If the lack of nutritional value and the overabundance of salt, sugar and fat found in most of our processed foods aren’t enough to convince you to buy fresh unprocessed foods, then maybe this will be.  Several chemicals found in many processed foods in the U.S. are actually banned in other countries because of significant health risks involved.  BuzzFeed, in an article titled “8 Foods We Eat In The U.S. That Are Banned In Other Countries,” highlights the rampant use of toxic chemicals in food processing, including various food colorings, brominated vegetable oil, potassium bromate, azodicarbonamide and arsenic, among others.  Scary names, scarier health impacts, including birth defects, cancer, organ damage, asthma, inhibition of nerve cell development and much more.  Not only are many of these chemicals banned in other countries but in some cases you can actually go to prison for using them in food processing.  For example, if you use azodicarbonamide as a food ingredient in Singapore, you could face up to 15 years in prison and a $500,000 fine.  Given that this chemical, found in most frozen foods, is used to make bleach and rubber yoga mats, I don’t think it really belongs in our food anyway.  Nor does bromine, a chemical used to prevent carpets from catching on fire, or any of these other dangerous ingredients.  BuzzFeed points to the recently published book “Rich Food Poor Food: The Ultimate Grocery Purchasing System” by Dr. Jayson Calton and nutritionist Mira Calton, for the original list.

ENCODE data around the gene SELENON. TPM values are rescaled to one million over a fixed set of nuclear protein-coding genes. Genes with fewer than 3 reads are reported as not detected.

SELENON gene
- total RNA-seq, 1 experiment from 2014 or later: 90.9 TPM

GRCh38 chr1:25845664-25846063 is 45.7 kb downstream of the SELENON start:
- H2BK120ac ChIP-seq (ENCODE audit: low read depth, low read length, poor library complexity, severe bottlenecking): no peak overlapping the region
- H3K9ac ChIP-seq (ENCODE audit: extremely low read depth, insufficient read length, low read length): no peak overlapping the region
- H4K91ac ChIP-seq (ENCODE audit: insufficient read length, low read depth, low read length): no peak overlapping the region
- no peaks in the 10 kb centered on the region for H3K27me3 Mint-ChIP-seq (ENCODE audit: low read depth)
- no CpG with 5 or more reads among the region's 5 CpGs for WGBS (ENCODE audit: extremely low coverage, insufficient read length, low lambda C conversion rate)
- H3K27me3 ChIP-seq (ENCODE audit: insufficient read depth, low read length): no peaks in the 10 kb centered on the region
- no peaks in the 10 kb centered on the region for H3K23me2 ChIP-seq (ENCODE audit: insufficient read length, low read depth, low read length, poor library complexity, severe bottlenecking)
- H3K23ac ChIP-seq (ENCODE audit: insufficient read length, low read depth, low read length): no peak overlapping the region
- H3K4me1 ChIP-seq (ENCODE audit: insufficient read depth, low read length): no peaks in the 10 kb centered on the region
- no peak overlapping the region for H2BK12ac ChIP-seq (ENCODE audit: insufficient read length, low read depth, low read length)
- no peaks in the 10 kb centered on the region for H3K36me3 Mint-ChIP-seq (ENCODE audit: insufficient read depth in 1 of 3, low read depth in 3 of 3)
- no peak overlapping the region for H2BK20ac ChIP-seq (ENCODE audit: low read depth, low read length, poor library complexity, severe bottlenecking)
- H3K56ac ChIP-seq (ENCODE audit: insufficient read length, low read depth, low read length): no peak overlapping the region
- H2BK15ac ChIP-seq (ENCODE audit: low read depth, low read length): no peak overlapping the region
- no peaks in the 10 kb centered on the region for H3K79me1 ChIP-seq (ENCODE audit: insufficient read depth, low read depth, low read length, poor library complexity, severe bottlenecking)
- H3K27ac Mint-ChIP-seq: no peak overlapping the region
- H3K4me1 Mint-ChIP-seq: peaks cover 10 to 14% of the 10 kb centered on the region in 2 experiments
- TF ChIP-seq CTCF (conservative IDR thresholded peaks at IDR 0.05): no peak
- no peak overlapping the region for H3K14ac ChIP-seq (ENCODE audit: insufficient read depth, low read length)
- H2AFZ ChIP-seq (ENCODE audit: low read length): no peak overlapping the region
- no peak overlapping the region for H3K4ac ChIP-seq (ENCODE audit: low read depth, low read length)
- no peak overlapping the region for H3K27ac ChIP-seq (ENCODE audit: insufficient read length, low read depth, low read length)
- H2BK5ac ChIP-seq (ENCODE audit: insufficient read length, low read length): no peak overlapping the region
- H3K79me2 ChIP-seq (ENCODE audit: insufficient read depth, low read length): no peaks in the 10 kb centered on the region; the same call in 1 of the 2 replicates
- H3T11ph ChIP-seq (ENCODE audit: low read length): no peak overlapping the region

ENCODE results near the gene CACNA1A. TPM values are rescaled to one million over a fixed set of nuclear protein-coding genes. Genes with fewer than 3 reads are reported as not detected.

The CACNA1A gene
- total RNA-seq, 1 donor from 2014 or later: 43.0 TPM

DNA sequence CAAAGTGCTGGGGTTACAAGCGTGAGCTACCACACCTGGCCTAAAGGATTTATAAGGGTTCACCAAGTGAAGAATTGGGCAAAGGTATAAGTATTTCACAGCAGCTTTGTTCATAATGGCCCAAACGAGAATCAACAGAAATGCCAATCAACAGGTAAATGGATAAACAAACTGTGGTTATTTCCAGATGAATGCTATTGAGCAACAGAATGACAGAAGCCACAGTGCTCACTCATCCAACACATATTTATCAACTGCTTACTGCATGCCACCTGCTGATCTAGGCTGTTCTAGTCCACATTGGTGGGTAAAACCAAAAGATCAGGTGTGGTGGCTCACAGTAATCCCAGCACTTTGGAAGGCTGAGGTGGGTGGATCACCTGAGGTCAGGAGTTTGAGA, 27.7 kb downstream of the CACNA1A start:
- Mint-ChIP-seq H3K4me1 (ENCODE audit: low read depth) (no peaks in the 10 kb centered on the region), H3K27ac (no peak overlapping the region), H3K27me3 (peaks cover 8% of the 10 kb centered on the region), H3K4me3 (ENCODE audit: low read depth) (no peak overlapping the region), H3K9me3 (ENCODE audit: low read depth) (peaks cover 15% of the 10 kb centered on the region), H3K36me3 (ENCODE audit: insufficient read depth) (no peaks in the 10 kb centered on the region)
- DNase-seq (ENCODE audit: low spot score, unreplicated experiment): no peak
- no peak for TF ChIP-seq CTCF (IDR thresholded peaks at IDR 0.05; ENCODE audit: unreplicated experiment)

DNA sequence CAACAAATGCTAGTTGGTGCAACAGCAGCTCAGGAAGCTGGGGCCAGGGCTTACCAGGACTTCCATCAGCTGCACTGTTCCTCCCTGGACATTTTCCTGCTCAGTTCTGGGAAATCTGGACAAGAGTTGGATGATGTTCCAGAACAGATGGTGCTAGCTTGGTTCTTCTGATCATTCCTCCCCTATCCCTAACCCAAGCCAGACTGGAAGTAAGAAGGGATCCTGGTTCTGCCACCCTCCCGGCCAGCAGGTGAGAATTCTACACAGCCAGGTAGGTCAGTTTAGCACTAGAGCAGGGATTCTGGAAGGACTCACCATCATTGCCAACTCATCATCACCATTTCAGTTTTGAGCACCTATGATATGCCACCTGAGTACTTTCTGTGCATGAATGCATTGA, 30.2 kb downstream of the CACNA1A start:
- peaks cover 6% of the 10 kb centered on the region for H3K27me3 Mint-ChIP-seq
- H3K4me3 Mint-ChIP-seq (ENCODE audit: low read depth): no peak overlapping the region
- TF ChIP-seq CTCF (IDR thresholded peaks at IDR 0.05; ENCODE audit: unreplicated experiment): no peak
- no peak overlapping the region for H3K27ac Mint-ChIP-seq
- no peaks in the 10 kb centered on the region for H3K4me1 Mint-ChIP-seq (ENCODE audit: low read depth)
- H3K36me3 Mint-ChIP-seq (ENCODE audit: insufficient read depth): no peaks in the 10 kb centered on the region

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Why We Eat What We Eat – And How We Got Here